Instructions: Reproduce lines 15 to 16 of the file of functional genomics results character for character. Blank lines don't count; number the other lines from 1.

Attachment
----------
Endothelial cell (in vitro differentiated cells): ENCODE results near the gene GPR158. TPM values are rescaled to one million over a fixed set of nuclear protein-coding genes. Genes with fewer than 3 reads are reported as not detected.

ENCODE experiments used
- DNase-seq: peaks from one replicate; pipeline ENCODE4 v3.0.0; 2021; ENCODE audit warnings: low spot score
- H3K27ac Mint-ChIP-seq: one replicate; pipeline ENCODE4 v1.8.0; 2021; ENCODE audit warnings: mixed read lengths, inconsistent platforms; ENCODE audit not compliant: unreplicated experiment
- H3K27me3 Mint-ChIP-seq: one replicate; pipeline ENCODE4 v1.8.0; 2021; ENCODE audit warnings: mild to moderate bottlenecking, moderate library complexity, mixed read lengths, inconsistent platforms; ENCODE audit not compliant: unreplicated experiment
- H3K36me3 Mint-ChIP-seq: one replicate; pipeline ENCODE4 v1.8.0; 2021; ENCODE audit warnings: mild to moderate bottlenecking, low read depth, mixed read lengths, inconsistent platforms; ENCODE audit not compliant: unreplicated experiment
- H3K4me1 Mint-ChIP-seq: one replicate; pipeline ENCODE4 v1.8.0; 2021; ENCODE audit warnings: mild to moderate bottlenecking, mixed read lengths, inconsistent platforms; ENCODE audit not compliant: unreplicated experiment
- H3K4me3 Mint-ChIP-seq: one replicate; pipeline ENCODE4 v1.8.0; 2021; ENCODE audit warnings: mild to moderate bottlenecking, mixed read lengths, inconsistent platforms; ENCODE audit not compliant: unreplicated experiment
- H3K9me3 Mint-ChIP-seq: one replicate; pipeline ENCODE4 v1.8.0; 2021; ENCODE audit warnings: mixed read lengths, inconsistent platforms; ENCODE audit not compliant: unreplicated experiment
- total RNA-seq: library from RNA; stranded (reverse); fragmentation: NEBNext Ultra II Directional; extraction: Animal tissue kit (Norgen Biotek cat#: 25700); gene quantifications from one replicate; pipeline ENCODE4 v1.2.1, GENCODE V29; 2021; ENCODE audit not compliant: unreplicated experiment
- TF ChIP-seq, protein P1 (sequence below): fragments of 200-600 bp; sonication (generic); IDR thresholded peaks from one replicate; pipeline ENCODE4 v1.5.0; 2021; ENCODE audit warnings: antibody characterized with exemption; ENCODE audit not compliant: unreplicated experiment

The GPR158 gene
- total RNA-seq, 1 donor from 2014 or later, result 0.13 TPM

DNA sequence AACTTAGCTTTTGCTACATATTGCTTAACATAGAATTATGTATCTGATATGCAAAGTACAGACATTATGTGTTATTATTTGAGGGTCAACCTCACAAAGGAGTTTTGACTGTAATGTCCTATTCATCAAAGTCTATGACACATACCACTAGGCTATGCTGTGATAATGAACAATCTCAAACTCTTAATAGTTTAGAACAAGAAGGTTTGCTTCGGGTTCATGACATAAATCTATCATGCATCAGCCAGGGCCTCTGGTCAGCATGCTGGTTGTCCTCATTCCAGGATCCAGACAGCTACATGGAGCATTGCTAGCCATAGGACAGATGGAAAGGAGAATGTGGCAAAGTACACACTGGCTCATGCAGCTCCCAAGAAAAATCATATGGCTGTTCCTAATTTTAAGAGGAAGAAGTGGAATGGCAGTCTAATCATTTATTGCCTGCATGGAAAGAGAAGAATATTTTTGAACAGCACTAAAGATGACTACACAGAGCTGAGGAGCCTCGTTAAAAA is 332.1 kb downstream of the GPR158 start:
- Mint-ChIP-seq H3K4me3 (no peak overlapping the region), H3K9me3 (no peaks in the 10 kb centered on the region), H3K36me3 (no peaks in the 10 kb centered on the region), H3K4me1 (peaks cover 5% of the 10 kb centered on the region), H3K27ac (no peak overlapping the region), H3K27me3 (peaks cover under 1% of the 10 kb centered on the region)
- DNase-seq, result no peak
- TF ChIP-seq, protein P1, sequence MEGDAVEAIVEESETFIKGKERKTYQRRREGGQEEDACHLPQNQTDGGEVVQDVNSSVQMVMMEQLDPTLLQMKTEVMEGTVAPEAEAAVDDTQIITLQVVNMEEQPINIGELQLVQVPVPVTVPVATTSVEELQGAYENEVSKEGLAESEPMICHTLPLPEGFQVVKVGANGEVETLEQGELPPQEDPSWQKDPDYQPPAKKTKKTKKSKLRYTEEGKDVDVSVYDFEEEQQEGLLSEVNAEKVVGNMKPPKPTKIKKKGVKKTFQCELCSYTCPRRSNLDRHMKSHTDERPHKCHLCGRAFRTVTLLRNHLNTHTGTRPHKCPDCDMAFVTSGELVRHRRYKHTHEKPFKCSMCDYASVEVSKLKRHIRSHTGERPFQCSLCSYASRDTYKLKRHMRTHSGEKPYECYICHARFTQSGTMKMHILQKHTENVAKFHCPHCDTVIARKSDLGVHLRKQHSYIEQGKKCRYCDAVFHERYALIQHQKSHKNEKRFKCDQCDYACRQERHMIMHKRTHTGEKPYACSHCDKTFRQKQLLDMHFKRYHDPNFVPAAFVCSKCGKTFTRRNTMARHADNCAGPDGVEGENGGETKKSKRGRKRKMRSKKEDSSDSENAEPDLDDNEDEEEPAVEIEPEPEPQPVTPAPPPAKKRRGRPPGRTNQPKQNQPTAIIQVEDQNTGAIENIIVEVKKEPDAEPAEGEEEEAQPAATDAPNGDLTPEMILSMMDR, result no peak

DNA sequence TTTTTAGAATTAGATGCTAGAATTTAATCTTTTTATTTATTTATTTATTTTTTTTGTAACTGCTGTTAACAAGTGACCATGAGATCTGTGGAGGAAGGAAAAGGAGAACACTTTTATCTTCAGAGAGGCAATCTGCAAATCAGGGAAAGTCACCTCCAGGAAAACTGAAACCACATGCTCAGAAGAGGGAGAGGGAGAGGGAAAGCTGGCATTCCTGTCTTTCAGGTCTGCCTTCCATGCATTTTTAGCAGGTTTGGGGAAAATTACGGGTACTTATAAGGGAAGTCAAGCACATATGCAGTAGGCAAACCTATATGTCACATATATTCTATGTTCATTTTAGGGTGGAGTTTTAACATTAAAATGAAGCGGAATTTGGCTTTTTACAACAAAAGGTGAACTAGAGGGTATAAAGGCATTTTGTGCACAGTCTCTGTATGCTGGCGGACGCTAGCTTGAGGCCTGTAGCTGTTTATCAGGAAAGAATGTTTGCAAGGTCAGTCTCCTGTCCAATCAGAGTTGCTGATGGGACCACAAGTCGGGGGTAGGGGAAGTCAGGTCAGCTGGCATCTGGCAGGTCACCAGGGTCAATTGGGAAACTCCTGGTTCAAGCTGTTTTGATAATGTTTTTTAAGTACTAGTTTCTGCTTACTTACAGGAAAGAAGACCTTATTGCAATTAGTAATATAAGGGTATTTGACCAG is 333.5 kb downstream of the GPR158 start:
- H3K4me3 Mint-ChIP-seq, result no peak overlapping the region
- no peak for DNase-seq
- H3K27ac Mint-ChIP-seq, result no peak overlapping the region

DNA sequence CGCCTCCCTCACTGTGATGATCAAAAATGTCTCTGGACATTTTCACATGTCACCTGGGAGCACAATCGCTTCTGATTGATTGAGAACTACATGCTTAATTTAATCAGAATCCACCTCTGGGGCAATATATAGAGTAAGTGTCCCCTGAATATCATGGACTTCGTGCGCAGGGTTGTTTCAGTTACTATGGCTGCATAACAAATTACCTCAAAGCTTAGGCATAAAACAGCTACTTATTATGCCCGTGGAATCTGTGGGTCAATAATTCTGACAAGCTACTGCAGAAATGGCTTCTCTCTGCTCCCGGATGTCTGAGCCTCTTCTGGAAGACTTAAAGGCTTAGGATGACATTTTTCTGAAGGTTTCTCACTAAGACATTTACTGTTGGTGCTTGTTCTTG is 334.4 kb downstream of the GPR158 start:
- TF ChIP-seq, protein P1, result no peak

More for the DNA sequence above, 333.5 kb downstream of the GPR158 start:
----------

- Mint-ChIP-seq H3K4me3 (no peak overlapping the region), H3K9me3 (no peaks in the 10 kb centered on the region), H3K36me3 (no peaks in the 10 kb centered on the region), H3K4me1 (peaks cover 5% of the 10 kb centered on the region), H3K27ac (no peak overlapping the region), H3K27me3 (peaks cover under 1% of the 10 kb centered on the region)
- DNase-seq, result no peak